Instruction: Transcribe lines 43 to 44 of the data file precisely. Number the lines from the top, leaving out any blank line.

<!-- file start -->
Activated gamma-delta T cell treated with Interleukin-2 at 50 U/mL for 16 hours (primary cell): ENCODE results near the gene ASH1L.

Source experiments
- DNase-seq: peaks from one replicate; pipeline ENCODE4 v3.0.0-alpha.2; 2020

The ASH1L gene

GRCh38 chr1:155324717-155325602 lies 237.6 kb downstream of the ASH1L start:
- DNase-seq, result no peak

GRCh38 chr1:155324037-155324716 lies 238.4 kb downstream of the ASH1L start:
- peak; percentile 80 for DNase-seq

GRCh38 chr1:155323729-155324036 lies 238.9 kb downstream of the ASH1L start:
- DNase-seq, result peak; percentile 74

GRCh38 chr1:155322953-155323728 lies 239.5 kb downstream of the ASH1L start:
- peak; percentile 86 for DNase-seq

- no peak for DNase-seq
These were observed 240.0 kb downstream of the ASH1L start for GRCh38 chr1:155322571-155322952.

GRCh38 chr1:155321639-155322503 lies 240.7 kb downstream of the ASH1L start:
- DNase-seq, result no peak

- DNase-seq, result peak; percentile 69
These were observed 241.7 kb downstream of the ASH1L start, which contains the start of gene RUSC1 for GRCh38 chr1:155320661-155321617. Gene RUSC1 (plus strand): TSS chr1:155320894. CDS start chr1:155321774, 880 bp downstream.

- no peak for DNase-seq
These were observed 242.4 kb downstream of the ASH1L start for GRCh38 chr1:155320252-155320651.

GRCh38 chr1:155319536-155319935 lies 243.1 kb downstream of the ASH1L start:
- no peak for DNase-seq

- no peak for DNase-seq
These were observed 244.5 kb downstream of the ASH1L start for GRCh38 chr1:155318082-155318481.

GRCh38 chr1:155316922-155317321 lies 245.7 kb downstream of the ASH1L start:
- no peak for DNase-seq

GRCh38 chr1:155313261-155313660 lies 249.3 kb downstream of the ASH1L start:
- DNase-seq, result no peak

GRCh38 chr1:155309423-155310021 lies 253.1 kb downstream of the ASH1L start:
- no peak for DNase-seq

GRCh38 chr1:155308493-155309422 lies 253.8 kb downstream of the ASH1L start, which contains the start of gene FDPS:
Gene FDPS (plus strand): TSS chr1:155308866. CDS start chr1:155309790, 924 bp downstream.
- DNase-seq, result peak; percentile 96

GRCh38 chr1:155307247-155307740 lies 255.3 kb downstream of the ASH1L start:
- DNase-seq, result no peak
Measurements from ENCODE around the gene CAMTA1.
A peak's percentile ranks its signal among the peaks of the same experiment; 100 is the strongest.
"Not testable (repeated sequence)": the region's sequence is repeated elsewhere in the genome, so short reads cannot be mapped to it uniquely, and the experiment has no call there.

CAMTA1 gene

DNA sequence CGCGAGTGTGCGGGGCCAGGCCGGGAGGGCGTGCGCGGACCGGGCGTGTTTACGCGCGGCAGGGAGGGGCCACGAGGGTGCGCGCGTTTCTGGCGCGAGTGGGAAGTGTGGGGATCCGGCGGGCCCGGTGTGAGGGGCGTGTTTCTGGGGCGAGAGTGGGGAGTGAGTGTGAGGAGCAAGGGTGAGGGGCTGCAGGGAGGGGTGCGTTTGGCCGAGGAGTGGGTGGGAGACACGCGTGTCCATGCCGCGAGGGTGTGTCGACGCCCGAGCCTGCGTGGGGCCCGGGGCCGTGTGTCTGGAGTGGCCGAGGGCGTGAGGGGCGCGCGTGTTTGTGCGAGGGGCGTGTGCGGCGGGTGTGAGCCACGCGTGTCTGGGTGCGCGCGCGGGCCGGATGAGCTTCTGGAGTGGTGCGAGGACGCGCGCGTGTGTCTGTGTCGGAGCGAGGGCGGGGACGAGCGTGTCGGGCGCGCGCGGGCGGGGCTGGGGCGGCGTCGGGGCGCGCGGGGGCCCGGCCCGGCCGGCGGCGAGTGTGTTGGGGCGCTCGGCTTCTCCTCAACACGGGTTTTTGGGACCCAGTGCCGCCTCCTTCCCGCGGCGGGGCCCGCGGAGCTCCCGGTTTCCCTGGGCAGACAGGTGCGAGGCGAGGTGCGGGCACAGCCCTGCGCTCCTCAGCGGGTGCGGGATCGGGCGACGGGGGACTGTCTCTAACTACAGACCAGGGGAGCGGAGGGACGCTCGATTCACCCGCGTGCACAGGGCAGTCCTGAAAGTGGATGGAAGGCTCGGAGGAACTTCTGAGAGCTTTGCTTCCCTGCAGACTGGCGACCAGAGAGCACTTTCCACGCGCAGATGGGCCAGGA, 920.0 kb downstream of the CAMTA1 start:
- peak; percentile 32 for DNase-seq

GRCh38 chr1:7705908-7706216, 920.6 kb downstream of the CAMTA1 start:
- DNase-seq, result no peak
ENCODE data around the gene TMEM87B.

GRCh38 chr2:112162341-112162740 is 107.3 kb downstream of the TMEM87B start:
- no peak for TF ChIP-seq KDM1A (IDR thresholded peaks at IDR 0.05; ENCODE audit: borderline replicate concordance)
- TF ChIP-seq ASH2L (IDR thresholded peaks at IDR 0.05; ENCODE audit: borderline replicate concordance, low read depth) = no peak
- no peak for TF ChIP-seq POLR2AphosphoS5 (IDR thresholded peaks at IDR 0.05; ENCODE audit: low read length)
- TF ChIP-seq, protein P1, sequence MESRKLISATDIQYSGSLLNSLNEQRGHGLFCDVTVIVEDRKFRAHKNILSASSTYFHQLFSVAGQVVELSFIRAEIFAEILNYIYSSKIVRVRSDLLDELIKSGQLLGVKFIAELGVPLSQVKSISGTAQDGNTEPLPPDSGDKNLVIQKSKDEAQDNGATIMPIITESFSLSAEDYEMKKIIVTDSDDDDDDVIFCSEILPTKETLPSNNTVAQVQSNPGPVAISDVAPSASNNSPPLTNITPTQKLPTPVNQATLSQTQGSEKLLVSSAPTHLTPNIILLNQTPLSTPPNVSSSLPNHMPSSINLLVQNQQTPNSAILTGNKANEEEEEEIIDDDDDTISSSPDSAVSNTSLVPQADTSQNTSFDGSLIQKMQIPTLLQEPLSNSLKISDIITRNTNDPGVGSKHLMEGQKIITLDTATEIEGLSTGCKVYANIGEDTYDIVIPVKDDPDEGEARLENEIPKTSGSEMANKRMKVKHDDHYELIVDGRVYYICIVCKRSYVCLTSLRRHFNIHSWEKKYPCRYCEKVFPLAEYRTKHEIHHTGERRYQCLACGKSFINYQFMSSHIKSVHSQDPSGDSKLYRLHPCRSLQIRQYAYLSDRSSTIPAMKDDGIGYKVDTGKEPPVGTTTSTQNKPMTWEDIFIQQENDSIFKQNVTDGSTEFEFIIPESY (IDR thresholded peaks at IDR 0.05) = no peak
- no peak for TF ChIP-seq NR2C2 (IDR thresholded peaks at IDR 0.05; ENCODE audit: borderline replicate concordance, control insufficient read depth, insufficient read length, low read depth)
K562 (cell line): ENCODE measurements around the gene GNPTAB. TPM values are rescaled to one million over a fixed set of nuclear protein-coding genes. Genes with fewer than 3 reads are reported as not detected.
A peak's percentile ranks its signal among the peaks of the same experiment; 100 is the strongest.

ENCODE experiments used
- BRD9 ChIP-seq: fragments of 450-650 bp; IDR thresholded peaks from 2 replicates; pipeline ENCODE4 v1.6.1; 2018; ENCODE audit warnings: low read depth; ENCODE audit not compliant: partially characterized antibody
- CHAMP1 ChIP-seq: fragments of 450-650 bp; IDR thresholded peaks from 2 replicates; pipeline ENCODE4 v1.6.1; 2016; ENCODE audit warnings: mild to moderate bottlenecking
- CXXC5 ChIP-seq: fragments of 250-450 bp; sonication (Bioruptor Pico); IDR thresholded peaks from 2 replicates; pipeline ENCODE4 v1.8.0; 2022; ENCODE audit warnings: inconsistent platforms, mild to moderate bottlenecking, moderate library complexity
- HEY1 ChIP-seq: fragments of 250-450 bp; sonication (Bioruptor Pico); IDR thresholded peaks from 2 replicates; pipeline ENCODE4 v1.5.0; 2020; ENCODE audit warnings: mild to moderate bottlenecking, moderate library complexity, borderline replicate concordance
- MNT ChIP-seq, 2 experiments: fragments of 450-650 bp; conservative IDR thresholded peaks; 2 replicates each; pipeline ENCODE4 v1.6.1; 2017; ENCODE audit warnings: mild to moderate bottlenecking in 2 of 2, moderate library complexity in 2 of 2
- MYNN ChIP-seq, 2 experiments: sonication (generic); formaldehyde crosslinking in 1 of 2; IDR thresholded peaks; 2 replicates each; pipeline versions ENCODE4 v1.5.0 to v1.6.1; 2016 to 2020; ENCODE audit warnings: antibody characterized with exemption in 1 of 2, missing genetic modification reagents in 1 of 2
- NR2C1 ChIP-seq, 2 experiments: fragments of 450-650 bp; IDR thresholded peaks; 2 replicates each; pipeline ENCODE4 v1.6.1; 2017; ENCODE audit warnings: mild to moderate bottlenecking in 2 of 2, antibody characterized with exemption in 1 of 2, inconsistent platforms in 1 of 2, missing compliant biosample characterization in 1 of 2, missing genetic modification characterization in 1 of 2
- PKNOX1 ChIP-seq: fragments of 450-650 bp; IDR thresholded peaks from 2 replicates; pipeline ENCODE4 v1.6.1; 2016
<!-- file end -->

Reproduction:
- DNase-seq, result no peak
ENCODE data around the gene TMEM87B.